wdolson Supporting Member

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    I think it will be more than 10 years. With production of cars and lights trucks at about 100 million a year and a fleet on the road of around 1 billion, switching all car production to EVs tomorrow would barely build enough cars to meet that goal. And there are many poorly developed areas in poorly developed countries where electricity is not that common, even fossil fuels are not that easy to come by, but there are street vendors selling it by the bottle.

    But I do think we'll reach a point where people will think anyone daily driving an ICE is like someone wanting to use one of those old brick cell phones from the 1980s. Once that point is reached ICE will become rare. The poorest will probably be the last to electrify. The infrastructure to support EVs will be installed in poor neighborhoods last and the poor who need cars will first be buying cast off relatively new ICE, then finally used EVs. The poor will be able to buy iCE cheap because nobody will want them.

    Within 10 years I expect the public to generally be convinced EVs are the way to go. Being able to produce enough EVs (producing enough batteries) and being able to afford EVs will be the two barriers to adoption. Some governments might help the process by offering rebates to lower income people who buy EVs, but not all countries will do that.

    There is little point in passing a law against something few want anymore. There are no laws that I know of against bloodletting, but nobody does it anymore because we now know it causes more harm than good. Leeches have been used in some recent techniques, but the reasons are very different.

    By the time we reach minimal fossil fuel use, the total emissions from fossil fuels will probably be less than it was in the early years of the industrial revolution.
     
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  5. EVNow

    EVNow Well-Known Member

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    If self driving ever becomes real, it can transform the industry faster. They will be easier to regulate (no ICE robotaxis !) and the poor, the young and the elderly may not want to own cars at all. This sinks new ICE car sales and causes a glut n the used car market.
     
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  6. mspohr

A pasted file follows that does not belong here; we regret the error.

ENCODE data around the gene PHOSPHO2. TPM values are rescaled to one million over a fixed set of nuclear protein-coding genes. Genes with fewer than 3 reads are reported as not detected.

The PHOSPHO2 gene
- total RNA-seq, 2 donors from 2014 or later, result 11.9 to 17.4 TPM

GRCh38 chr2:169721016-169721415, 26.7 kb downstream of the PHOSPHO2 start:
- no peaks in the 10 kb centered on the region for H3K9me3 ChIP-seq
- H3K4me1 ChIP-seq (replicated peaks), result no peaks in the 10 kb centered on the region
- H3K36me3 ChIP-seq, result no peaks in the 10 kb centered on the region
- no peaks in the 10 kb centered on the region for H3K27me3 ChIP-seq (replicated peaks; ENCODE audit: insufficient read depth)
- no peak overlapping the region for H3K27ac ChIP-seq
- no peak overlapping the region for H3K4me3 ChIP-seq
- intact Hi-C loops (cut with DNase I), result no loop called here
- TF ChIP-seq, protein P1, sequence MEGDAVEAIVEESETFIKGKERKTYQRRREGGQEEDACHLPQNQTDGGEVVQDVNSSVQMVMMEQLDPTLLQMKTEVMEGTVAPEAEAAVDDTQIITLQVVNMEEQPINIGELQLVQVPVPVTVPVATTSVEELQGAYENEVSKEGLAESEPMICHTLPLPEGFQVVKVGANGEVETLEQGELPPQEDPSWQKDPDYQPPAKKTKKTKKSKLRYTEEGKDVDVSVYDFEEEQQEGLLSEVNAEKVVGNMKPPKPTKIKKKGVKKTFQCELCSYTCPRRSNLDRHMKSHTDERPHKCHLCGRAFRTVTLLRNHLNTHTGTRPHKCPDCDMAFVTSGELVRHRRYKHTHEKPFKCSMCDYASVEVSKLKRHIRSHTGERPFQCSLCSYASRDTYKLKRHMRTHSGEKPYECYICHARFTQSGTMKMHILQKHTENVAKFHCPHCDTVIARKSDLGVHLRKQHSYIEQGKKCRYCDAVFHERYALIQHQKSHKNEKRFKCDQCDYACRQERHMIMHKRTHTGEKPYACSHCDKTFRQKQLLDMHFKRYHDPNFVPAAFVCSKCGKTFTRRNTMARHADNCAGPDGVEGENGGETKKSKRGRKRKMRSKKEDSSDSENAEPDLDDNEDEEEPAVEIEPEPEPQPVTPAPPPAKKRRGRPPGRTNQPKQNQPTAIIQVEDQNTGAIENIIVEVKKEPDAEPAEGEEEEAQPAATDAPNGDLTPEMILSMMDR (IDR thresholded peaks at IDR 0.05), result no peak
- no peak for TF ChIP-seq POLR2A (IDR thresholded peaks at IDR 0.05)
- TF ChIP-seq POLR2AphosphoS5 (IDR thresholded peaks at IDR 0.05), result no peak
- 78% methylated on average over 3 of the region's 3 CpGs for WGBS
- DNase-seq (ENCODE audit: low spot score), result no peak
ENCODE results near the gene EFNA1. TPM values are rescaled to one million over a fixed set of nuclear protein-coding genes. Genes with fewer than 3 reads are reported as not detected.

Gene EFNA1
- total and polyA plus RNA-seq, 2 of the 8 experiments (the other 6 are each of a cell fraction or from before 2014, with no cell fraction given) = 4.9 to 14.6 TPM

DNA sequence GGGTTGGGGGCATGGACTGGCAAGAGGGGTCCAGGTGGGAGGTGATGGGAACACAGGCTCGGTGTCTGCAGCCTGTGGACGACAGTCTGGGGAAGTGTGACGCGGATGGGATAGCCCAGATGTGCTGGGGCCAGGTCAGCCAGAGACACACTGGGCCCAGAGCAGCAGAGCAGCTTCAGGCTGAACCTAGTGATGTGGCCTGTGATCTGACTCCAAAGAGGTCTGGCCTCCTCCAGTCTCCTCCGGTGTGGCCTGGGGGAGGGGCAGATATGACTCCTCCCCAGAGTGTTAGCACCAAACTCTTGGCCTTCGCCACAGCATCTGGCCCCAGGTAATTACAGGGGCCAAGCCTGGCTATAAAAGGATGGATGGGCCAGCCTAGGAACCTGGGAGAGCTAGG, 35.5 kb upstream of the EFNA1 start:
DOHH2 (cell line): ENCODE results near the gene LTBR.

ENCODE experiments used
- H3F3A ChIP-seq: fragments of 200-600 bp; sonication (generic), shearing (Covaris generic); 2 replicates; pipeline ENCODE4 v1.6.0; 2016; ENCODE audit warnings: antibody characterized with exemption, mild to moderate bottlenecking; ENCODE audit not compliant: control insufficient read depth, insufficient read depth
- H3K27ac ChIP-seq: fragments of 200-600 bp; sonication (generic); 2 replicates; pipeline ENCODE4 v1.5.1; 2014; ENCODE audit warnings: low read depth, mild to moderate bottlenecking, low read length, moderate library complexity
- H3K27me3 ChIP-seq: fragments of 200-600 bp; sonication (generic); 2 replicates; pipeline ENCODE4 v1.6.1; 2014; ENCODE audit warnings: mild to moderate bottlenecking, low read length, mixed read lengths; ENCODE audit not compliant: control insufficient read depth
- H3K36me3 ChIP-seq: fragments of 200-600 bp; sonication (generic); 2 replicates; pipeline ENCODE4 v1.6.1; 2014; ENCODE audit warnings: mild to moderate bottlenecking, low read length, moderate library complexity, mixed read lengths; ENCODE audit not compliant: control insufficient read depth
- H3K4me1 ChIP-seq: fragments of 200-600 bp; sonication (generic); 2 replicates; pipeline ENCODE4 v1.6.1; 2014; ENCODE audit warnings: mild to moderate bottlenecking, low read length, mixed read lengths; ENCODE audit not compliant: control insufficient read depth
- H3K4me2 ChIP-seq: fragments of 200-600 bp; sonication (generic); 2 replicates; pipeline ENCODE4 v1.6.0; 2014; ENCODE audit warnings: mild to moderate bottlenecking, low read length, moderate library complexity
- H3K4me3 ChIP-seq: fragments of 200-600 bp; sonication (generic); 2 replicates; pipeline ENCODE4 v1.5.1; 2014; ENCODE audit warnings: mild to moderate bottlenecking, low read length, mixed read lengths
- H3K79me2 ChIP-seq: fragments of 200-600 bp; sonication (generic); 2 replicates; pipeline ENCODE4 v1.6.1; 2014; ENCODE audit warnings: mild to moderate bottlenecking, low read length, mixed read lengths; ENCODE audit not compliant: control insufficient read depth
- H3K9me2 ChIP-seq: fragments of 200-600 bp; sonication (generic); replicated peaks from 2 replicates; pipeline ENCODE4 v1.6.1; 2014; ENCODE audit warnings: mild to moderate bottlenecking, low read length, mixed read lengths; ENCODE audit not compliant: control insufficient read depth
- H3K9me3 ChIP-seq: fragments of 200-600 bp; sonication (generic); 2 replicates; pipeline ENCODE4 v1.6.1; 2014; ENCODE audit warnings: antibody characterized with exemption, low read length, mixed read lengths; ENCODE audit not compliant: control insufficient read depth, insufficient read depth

mspohr Well-Known Member

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    I think we need to rethink the situation in developing countries.
    Small PV systems are easy to deploy and are supplanting kerosene lighting across developing countries. Kerosene is expensive and the economics are compelling.
    I could see the same situation with EV replacing ICE.
     
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  7. Mader Levap

    Mader Levap Member

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    Nope. It will be redtaped to hell and back, though. At least for car owners.

    And blanket ban on everything related to fossil fuel burn won't happen any time soon, if ever.
     
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  8. wdolson

    wdolson Supporting Member

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    For urban areas that's probably true, when it happens. I can see that in most of King County, but 2/3 of Clark County will not have much in the way of autonomous taxi service for a very long time.

    We're longer from a self driving future than a lot of people think. First the software needs to be worked out. That's getting there, but it's far from proven. Then there will be multiple self driving systems out there. The auto makers might need to negotiate among themselves and work out a standard. A standard will probably be necessary for the next step which is to get regulators to approve these systems for use on all public roads. Then once all those hurdles are achieved, car makers need to retool and crank up production of these cars.